New Moon, the second film of the Twilight Saga, is a solid sequel to a popular franchise. It will no doubt please its hardcore fan base, but there’s also enough satisfy the casual film-goer (who (1) isn’t out to savage the film for the sake of it and (2) judges it in its appropriate context). 3.5/5 stars!
I have caught Twilight fever.
Well, not really. I am more intrigued by why the Twilight Saga has captivated so many people as opposed to the story itself.
And after watching the second movie in the Saga, New Moon, I must admit I still don’t really get it. Is it the seemingly perfect love between a teenage girl and a vampire? Or is it the fact that their relationship is dangerous and forbidden? Or is it just because the vampire is (according to most sources) an incredibly hot dude? Or is it all of the above?
I don’t know the answer, but what I do know is that New Moon is actually a pretty decent movie. An average film overall, but in context, a fairly strong sequel. In my humble opinion, it’s certainly not worthy of the 1-star status it has been receiving from some critics. In any event, hardcore fans will undoubtedly lap it up and box office numbers should be strong simply from multiple repeat viewings from young girls (and from what I hear oldies too).
New Moon picks up from where Twilight left off, with teenager Bella Swan (Kristen Stewart) and her dreamy, ‘perfect’ vampire boyfriend Edward Cullen (Robert Pattinson, aka ‘Rob Patz’) rolling in the bliss of love. Those who have read the book will know what happens next, but I was quite annoyed with how the previews effectively show you the essence of the first half-hour of the movie and then reveals the major twists and secrets of the entire film! If you’ve been lucky enough to avoid the previews then I’m sure you will find New Moon a more pleasurable experience.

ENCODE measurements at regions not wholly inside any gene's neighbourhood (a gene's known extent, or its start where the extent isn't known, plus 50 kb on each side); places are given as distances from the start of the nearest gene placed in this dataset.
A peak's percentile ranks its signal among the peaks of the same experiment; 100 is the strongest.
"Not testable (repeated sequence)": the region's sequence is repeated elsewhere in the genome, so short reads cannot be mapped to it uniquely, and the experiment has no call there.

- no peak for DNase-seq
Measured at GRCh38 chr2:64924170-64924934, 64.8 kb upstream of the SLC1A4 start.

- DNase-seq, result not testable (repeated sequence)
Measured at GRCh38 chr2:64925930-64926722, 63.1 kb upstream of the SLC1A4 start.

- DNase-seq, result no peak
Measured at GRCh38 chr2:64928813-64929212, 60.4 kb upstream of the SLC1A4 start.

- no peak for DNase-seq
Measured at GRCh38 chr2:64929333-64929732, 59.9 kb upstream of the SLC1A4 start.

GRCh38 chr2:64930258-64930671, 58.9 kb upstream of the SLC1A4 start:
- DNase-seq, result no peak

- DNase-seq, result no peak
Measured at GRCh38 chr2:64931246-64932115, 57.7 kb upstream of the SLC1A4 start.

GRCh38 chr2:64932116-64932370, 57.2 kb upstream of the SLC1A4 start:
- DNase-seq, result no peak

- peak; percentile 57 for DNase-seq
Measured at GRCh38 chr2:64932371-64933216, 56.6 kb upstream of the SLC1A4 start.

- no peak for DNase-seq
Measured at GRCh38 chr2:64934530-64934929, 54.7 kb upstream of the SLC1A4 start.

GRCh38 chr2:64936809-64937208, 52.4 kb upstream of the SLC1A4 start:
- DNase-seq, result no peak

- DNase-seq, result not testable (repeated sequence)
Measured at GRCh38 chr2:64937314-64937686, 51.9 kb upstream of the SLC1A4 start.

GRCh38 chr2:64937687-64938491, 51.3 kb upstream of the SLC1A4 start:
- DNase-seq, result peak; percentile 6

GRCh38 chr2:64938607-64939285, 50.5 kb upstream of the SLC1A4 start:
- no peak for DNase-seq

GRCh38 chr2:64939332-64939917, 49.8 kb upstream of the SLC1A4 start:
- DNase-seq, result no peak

Anyway, I will start with the bad. New Moon is a film that first and foremost tries to satisfy the desires of its fans, and that means romance comes before everything else. While this may be great for its target audience, the problem with this is that if you’re not into the romance then the film falls apart very quickly. Or alternatively, the movie may start to feel boring and tedious. There’s a mushiness to Bella and Edward’s relationship that only a limited section of the public can truly appreciate, and I can totally understand why viewers might be turned off by some of the painful dialogue (especially at the start) – but bear in mind that most of it is apparently reproduced verbatim from the novel. Besides, dialogue is always less excrutiating on the page than it sounds on the screen.
New Moon also assumes that you know the story (or at least the first film) quite well. There are several references to characters, abilities, relationships and specific incidents from its predecessor, and your recollection and knowledge of these things are somewhat taken for granted. With my shocking memory, it did take a while for me to remember what the heck was going on.